Disadvantages of separation by evaporation

  • Loss of a substance into the atmosphere – One of the substances is usually lost to the atmosphere by performing evaporation. The vapour has to be recondensed to preserve it.
  • This process is not suitable for systems where the solids are not soluble in mixtures.
  • Loss of heat energy on subjecting the system to the evaporation process.

Applications of Evaporation

  • Separation of common salt from water: A mixture of common salt and water is taken in a petri dish and subjected to constant heating. When the system attains the state of evaporation, the water escapes the surface of the dish while the common salt remains on the dish. The liquid that escapes the surface cannot be recovered back.

  • Separation of sugar and water: A mixture of sugar and water can be separated by heating the mixture in a china dish. The sugar remains in the container as a residue while the water evaporates upon heating up to the equilibrium point. If the solvent used is alcohol, the sugar remains dissolved in water.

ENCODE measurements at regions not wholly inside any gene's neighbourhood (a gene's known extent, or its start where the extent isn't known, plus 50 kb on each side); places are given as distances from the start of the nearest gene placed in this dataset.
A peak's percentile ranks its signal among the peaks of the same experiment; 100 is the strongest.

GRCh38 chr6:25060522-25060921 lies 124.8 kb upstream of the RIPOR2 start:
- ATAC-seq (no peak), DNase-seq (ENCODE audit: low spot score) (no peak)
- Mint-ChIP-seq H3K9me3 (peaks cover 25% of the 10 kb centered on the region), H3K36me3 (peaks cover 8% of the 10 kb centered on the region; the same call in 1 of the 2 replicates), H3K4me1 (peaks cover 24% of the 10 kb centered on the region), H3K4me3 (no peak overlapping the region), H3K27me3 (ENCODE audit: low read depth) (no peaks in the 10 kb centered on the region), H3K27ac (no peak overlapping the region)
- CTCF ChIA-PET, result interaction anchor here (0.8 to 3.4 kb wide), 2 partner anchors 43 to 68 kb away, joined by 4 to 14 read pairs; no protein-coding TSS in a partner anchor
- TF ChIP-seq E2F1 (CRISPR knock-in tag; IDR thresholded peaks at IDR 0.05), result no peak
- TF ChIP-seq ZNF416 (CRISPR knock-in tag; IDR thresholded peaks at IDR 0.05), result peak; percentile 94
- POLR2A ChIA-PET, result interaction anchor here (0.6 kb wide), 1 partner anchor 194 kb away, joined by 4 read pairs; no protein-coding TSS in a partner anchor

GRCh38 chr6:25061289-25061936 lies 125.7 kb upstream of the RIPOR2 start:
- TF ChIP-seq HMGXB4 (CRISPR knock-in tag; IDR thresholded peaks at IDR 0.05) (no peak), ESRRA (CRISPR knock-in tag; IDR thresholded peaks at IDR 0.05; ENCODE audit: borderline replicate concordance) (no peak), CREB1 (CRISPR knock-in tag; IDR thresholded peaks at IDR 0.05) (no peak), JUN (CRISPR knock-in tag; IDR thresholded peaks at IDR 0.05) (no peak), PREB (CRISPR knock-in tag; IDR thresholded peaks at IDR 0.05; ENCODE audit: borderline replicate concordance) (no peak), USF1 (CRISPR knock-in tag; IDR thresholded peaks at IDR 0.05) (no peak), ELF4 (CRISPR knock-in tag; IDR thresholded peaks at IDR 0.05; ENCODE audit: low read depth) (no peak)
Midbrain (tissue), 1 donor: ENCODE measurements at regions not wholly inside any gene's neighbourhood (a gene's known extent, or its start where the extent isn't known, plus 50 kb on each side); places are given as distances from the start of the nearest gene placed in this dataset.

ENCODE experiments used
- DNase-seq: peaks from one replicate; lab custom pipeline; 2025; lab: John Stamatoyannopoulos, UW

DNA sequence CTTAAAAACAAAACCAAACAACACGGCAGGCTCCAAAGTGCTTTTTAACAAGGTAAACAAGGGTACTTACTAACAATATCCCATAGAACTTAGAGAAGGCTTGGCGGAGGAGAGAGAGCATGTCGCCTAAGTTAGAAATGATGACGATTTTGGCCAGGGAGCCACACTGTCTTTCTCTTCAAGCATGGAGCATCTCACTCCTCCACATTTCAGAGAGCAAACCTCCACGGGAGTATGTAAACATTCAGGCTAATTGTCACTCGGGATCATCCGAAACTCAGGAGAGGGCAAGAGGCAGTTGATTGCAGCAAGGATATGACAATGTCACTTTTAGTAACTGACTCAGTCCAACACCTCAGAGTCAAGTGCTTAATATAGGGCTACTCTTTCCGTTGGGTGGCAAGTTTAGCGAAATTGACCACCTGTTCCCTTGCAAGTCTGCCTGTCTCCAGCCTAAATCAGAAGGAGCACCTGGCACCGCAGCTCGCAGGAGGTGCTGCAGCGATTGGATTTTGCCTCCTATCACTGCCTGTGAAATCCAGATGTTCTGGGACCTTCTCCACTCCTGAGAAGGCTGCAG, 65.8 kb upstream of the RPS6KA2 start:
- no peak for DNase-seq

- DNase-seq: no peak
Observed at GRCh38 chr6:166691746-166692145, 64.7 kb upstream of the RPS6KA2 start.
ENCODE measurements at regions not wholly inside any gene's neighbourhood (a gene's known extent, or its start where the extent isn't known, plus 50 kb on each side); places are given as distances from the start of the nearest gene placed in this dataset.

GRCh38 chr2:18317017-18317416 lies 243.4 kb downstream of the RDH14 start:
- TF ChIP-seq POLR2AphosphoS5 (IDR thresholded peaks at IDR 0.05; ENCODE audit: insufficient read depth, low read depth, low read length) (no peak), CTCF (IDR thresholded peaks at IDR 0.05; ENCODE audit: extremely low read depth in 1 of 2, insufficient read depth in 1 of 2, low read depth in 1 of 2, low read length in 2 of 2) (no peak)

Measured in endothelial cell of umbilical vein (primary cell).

A mixture of sugar water can be subjected to evaporation to make rock candy.
  • Separation of copper sulphate crystals from copper sulphate solutions: The chemical compound of copper sulphate is soluble in water, such that its crystals dissolve in water to form a copper sulphate solution. When we evaporate the mixture, the water evaporates away and the solid copper sulphate crystals are left behind as a residue.
  • Separation of a volatile component from a non-volatile one. 

Sample Questions

Question 1: Illustrate the complete stepwise procedure of separation of sodium from sodium sulphate solution. 


1. A dish is filled with water and few drops of dilute sulphuric acid are added.

2. The water is heated. Upon boiling, the sodium sulphate powder is added while continuous stirring. 

3. The powder is added till it stops dissolving further in the mixture. 

4. The solution is filtered and left for cooling. 

5. The sodium crystals will slowly separate out.